They came in their numbers. Almost 6,000 of them across the Pennines. A cavalcade of red and white.
A few will have held nagging doubts; surely something would go wrong and provide an unwelcome plot twist in this final-day drama.
The vast majority travelled in blind hope, determined to keep faith ’til the end; cheer their team to the rafters and whatever will be, will be.
But, long before the final whistle went at Deepdale, the doubts had fallen away. And in the closing stages, the party was in full swing in the Bill Shankly Stand housing the massed ranks from Wearside.
Sunderland had done it. Sixth place, and with it a crack at the play-offs with a two-legged semi-final against Luton Town standing between them and a trip to Wembley.
It was the most remarkable day. Going into the final game Sunderland were seventh in the table, two points outside the play-offs.
They had to win at Preston and hope that either Middlesbrough beat fifth-placed Coventry City or that sixth-placed Millwall dropped points at home to Blackburn Rovers. Coventry and Millwall had matters in their own hands – the Sky Blues needed only a point to secure their place, while Millwall needed to win.
Ninth-placed Blackburn and eighth-placed West Bromwich Albion, who travelled to Swansea City, were level on points with Sunderland and also had a chance of making the play-offs, but the Black Cats’ superior goal difference meant they held the advantage. And yet for 45 minutes it looked as though Sunderland might miss out.
Ex-Black Cat Duncan Watmore fired Millwall into an early lead, West Brom were winning, and Coventry went in front midway through the half at the Riverside Stadium. A ray of hope arrived when Blackburn equalised at The Den, and then Swansea levelled against the Baggies.
But none of that would mean anything unless Sunderland could beat Preston and, while they had weathered an early storm from the home side and had gone on to dominate, they could not find a way through with Joe Gelhardt coming closest when he was denied by Freddie Woodman in a one-on-one. It was goalless at half-time in Lancahire, and the news elsewhere was looking grim.
Millwall led 3-1 and looked nailed on. If Sunderland were to make it, they needed to find a goal from somewhere and hope that Boro, who had equalised on the stroke of half-time against Coventry, could complete the turnaround. Blackburn pulled a goal back early in the second half, while Pierre Ekwah was denied by Woodman at Deepdale, but a few minutes later Amad finally delivered the goal Sunderland craved when he lashed a stunning strike into the top left-hand corner.
West Brom were back in front, but that did not matter; Sunderland needed Blackburn or Boro to score again. Substitute Alex Pritchard, who had come on at half-time to replace the injured Dennis Cirkin, scored a fine second goal for Sunderland just after the hour, and a couple of minutes later there was a roar from the away end as news filtered through of an equaliser for Blackburn.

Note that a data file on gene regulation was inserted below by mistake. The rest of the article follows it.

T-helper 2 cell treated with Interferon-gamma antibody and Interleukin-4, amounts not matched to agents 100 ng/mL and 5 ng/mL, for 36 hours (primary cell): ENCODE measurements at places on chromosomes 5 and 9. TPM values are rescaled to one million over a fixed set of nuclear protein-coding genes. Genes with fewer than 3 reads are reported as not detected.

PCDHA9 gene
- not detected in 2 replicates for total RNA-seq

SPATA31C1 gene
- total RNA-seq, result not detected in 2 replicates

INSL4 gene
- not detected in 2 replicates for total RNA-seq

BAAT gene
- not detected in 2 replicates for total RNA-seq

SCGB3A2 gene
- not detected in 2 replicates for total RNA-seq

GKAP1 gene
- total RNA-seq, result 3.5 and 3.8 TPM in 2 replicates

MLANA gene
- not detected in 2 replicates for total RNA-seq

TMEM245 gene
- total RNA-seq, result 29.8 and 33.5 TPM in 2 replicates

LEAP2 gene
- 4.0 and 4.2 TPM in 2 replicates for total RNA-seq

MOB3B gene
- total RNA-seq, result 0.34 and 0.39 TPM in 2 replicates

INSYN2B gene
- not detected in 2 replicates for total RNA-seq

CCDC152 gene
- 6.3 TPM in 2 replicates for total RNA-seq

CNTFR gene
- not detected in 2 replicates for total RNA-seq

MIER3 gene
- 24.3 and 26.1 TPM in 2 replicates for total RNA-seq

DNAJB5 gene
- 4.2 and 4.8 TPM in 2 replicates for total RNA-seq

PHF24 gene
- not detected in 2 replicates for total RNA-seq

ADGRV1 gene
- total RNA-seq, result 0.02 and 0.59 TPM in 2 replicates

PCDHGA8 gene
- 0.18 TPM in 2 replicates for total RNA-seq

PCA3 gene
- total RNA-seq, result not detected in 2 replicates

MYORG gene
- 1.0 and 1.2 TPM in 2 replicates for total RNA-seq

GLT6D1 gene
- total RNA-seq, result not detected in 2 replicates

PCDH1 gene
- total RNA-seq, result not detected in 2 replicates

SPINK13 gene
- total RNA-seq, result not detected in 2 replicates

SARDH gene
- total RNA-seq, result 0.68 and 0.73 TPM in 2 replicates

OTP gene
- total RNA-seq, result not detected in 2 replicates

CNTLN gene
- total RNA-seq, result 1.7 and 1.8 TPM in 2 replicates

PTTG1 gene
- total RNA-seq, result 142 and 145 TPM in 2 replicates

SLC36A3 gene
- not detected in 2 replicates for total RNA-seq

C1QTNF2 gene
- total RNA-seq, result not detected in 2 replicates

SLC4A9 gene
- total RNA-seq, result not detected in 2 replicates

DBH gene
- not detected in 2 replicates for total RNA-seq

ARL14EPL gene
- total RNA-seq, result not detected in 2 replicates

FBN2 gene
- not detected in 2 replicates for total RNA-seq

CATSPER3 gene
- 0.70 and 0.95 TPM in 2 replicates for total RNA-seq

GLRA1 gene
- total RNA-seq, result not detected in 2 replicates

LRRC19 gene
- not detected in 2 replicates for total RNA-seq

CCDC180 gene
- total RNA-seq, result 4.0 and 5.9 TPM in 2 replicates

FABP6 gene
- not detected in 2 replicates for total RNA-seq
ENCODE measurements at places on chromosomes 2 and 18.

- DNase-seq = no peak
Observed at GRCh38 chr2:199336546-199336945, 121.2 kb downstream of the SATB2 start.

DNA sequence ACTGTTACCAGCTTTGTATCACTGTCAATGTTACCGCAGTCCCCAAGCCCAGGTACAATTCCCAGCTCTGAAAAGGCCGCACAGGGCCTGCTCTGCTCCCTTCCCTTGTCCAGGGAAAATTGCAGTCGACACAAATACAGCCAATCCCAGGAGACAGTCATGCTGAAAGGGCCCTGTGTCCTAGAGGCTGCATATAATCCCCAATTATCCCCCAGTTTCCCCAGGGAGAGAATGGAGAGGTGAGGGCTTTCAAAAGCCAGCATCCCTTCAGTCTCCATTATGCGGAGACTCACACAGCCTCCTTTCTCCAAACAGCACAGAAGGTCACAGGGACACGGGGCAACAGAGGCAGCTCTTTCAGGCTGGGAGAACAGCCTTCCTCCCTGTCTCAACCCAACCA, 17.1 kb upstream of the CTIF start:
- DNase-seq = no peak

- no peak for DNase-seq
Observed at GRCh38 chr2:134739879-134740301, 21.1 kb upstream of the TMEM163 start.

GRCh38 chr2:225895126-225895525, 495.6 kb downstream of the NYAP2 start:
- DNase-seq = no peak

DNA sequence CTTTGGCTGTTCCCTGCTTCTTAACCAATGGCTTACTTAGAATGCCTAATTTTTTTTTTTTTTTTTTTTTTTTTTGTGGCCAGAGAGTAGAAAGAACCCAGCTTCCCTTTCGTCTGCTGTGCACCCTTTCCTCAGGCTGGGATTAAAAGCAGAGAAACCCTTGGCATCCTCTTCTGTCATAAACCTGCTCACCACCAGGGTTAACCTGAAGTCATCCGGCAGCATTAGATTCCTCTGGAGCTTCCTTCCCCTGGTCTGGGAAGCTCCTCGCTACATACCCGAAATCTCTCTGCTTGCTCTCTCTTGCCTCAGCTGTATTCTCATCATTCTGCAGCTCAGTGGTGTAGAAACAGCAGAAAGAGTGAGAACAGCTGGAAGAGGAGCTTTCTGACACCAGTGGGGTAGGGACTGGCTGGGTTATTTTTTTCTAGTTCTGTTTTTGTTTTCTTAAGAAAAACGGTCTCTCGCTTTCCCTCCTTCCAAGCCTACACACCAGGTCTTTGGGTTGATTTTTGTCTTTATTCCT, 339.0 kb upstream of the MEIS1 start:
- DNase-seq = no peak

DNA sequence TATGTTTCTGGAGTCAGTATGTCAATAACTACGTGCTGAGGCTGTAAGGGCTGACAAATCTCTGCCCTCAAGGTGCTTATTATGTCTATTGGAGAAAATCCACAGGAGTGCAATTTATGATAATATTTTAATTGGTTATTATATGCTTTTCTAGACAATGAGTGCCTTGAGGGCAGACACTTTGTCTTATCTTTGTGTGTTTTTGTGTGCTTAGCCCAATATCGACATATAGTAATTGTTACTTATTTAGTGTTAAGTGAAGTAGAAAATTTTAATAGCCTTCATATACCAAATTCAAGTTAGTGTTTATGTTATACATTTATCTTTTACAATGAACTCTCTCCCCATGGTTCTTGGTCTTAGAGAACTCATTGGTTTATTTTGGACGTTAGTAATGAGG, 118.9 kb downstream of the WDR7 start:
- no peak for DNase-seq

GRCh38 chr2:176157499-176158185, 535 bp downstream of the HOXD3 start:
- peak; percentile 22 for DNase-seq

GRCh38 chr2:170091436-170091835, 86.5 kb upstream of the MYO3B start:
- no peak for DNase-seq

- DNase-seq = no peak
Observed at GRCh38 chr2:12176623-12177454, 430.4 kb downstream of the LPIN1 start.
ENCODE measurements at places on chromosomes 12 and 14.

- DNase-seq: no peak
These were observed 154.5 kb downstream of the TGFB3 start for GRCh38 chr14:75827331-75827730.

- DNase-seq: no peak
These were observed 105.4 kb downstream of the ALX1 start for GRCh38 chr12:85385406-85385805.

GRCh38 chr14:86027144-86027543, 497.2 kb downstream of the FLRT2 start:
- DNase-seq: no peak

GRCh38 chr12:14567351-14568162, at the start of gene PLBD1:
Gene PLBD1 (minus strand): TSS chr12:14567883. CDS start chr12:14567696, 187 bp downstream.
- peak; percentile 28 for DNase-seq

Jack Clarke made it 3-0 as Preston folded and the Black Cats began to run riot, while Swansea equalised against West Brom. Sunderland were upholding their part of the bargain and now it was just a case of hoping that Blackburn – or Boro – could uphold theirs.
Suddenly, five minutes from the end, an almighty noise erupted from the Sunderland fans as word spread of another Blackburn goal – they were 4-3 ahead, meaning Millwall would have to score twice. That was the cue for the party to get started at Deepdale.
Swansea’s injury-time winner against West Brom was an irrelevance. Sunderland finished sixth, ahead of seventh-placed Blackburn on goal difference and a point clear of eighth-placed Millwall, and a play-off place was theirs.
Afterwards, Tony Mowbray labelled Sunderland’s achievement ‘miraculous’. Given the context – this was Sunderland’s first season back in the Championship and Mowbray’s task when he took over in August was to ensure the club stayed clear of the relegation battle, the Black Cats have spent more than half the season without a centre-forward and star striker Ross Stewart has played little over a quarter of the campaign, skipper Corry Evans has sat out the second half of the season with a serious knee injury, while injuries have also left them with no fit central defenders for the run-in – it was impossible to disagree.
A year ago, Sunderland had finished fifth in League One and were in the play-offs, bidding to return to the Championship at the fourth attempt. Today they are sixth in the Championship, in the play-offs once more, and potentially three games from a return to the Premier League.
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